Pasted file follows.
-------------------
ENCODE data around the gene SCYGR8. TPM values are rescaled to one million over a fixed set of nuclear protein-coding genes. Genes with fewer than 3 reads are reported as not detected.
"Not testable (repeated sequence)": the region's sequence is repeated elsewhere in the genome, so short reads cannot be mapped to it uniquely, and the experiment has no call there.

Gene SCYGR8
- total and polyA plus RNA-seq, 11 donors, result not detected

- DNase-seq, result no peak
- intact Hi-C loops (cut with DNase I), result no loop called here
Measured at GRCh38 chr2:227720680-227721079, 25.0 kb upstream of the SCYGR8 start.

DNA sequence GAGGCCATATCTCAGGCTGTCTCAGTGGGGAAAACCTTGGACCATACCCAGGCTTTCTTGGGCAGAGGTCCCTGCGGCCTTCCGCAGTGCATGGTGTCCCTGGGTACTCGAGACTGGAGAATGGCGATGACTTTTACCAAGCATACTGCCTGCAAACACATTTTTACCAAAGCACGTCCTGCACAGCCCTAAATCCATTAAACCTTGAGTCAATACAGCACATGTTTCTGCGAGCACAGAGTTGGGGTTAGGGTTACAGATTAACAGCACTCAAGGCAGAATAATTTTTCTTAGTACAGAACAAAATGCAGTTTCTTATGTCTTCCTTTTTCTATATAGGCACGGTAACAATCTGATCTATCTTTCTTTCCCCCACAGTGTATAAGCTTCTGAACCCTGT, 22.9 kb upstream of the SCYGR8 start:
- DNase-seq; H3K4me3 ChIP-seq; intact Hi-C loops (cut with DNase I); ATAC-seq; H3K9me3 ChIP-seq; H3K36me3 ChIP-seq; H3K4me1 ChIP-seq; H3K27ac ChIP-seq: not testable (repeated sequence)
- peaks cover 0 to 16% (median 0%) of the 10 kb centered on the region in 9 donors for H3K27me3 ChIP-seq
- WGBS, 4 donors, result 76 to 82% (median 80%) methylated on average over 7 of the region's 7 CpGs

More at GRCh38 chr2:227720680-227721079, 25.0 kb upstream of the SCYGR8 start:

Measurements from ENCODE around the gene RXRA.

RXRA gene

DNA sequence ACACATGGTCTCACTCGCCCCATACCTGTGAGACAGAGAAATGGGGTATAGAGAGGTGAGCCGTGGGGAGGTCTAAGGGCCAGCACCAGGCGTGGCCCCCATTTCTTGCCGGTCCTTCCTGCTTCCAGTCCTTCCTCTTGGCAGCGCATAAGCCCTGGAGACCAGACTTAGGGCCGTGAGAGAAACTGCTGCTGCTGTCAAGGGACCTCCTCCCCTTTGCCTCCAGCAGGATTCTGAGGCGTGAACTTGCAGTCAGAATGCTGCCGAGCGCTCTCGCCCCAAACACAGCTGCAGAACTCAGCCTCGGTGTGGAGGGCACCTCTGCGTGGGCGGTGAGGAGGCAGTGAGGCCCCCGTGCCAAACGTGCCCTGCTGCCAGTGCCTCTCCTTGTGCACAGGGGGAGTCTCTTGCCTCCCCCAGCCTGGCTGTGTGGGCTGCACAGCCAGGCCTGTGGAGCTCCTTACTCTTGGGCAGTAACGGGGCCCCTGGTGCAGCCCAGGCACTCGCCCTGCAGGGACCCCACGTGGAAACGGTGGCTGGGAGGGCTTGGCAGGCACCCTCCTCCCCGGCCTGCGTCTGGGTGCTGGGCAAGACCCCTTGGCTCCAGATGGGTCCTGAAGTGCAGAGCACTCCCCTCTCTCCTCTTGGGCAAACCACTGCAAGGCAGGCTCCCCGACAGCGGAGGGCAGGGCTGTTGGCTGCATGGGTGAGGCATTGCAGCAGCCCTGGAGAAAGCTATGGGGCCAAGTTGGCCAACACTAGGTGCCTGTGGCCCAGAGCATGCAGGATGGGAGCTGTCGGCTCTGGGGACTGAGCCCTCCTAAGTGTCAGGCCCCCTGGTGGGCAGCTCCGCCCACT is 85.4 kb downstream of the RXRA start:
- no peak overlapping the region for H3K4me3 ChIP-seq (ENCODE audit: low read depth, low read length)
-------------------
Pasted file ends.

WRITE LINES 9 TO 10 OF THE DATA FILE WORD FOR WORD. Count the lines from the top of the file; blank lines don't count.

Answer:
- DNase-seq; H3K4me3 ChIP-seq; intact Hi-C loops (cut with DNase I); ATAC-seq; H3K9me3 ChIP-seq; H3K36me3 ChIP-seq; H3K4me1 ChIP-seq; H3K27ac ChIP-seq: not testable (repeated sequence)
- peaks cover 0 to 16% (median 0%) of the 10 kb centered on the region in 9 donors for H3K27me3 ChIP-seq